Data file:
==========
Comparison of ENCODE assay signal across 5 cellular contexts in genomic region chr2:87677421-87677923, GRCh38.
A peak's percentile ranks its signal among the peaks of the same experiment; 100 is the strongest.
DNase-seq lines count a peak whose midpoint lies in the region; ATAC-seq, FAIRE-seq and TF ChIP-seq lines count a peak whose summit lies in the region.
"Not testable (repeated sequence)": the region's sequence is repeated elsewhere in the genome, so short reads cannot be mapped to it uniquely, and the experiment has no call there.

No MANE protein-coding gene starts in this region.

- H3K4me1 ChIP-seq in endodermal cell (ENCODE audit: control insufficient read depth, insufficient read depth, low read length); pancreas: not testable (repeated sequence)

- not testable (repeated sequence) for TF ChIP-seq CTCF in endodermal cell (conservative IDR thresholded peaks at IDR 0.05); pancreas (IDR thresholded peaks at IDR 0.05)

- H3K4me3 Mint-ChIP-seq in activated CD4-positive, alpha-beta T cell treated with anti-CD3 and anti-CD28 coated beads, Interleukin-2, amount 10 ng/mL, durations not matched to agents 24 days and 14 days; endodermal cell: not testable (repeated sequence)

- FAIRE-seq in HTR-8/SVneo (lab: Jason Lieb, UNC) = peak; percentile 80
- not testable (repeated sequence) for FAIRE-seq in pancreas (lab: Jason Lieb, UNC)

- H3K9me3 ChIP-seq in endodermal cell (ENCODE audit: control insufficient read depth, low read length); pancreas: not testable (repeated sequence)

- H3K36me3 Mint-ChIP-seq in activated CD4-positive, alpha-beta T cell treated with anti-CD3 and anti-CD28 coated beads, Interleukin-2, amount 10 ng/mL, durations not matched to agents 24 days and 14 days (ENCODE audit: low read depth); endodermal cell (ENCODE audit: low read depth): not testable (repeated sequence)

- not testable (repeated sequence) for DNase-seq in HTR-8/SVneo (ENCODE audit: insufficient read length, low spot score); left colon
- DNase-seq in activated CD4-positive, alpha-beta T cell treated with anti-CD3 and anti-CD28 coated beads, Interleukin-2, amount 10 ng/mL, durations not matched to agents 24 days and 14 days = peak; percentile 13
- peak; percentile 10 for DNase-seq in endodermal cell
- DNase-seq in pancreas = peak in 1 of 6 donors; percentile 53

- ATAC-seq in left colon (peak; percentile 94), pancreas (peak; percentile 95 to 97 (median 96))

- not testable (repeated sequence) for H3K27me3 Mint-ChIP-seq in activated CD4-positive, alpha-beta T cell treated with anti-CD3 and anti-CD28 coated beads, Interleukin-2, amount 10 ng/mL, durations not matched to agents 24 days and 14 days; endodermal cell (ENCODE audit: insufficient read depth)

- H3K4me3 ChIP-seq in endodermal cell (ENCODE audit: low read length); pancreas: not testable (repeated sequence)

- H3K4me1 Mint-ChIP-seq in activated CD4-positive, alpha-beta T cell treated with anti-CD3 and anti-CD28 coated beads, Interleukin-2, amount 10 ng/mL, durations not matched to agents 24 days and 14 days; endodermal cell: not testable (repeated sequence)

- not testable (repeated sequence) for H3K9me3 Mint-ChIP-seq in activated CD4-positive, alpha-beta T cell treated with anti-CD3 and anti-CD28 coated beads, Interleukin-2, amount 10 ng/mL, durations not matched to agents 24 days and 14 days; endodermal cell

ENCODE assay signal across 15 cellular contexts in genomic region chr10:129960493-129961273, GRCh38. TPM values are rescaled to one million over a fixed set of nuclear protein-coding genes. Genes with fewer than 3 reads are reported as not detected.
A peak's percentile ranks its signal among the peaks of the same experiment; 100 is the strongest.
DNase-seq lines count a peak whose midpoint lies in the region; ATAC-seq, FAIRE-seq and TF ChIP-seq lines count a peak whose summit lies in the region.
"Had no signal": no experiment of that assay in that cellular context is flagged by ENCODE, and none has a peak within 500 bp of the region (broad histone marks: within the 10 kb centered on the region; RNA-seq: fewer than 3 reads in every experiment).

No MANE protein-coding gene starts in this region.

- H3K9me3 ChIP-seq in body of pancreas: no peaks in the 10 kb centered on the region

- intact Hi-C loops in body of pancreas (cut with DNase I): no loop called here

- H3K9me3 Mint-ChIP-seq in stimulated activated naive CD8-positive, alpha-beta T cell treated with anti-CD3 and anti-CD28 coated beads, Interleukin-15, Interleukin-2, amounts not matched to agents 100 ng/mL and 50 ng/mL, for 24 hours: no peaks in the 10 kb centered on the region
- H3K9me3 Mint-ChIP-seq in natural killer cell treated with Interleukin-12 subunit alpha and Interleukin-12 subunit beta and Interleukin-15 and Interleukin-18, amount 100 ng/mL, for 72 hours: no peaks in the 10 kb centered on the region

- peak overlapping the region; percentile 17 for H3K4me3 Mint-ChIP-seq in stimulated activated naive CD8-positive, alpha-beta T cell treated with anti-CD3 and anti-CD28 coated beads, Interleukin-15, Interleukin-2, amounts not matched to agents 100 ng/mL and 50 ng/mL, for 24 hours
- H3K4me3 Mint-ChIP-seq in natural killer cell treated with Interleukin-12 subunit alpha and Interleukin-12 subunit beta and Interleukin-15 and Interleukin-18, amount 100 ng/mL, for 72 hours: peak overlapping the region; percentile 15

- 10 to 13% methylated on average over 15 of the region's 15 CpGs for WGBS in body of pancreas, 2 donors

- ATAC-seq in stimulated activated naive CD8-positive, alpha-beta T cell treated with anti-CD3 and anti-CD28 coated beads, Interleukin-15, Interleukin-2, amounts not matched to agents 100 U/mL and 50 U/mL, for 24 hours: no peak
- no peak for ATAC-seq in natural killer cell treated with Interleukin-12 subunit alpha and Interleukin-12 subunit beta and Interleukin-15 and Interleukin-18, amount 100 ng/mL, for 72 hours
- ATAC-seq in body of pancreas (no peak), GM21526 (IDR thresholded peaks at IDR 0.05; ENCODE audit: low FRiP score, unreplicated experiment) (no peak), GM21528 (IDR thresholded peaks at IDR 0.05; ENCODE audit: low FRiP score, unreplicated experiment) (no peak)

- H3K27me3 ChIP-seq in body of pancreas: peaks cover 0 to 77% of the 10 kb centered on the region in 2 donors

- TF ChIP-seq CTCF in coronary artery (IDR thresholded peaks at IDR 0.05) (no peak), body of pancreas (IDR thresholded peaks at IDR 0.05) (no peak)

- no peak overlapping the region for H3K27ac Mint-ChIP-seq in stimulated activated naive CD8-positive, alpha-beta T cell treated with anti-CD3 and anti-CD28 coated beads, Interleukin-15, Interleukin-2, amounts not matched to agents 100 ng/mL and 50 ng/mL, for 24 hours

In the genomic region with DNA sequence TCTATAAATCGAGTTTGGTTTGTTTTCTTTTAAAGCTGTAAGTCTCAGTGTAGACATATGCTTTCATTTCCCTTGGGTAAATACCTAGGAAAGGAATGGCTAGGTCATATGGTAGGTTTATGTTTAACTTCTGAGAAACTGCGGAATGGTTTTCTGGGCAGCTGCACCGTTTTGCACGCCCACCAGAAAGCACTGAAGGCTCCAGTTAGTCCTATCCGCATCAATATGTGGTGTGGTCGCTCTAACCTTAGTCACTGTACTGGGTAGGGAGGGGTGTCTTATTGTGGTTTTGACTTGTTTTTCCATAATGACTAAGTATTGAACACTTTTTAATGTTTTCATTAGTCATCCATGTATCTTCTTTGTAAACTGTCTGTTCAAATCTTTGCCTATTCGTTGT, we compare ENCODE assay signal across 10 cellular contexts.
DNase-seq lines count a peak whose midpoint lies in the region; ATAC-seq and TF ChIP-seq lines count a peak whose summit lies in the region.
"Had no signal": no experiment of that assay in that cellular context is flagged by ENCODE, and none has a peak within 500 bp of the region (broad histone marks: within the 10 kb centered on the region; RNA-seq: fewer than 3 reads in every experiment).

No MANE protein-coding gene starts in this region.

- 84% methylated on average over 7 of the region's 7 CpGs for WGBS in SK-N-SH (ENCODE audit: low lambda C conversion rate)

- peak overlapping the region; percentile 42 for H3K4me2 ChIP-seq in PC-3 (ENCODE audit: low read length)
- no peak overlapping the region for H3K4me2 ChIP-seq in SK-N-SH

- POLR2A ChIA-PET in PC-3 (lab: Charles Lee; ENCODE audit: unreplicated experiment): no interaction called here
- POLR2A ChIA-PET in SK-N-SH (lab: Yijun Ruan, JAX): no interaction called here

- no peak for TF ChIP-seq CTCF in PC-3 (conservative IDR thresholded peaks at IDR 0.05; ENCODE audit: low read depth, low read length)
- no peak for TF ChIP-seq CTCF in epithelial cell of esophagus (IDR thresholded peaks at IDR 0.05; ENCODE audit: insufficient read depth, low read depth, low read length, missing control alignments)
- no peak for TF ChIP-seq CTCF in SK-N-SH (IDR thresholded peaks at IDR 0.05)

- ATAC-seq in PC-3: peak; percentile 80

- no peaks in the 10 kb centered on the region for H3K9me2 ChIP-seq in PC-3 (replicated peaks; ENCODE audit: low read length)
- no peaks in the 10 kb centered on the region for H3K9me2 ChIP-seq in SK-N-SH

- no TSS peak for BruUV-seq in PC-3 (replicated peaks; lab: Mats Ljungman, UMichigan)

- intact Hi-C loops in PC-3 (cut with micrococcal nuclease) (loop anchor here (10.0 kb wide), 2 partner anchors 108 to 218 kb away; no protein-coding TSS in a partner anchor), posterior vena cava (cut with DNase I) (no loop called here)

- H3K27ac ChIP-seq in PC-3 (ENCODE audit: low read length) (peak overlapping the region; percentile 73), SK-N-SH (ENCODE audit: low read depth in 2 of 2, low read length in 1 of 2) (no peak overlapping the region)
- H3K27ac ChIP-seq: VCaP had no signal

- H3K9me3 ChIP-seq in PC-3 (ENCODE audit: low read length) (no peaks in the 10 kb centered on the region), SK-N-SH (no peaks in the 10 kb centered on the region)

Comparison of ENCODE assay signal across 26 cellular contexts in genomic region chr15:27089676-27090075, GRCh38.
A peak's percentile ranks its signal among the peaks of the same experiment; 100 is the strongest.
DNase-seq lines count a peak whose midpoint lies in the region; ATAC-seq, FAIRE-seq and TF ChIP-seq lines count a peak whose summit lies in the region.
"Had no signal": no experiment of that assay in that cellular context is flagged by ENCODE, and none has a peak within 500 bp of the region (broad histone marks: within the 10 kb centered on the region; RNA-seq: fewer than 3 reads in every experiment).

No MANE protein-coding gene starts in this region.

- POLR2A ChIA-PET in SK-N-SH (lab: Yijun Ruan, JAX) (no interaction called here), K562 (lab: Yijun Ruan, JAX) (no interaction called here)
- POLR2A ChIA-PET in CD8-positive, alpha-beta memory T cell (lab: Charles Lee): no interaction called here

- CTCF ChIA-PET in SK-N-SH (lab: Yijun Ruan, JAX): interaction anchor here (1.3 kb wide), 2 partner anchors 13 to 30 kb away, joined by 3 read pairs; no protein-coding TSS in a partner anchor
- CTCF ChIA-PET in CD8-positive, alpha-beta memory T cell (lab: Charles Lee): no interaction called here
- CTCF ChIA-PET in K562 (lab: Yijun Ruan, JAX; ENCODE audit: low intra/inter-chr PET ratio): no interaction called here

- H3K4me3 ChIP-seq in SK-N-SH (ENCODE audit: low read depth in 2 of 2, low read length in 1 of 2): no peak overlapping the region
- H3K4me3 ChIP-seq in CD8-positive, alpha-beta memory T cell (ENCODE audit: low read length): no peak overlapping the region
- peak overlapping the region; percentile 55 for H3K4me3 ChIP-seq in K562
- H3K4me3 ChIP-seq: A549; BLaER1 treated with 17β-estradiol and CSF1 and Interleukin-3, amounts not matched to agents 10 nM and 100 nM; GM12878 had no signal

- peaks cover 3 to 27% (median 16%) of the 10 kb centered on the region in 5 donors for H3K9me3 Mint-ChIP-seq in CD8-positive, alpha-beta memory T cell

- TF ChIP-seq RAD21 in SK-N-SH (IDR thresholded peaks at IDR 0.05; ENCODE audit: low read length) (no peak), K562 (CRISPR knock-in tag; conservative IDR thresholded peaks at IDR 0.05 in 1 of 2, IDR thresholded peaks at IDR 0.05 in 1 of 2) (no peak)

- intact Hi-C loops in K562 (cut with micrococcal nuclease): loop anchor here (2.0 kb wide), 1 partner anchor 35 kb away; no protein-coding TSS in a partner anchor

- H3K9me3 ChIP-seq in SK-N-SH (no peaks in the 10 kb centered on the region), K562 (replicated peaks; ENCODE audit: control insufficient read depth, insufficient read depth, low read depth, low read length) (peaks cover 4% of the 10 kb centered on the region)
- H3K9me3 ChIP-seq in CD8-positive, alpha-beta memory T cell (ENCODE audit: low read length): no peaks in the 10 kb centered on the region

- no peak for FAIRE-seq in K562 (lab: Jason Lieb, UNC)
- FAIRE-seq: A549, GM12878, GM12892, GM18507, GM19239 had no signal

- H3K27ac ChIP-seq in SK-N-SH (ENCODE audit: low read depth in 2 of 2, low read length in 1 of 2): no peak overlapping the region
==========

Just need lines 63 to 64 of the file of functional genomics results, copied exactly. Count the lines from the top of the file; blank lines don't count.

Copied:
"Had no signal": no experiment of that assay in that cellular context is flagged by ENCODE, and none has a peak within 500 bp of the region (broad histone marks: within the 10 kb centered on the region; RNA-seq: fewer than 3 reads in every experiment).

No MANE protein-coding gene starts in this region.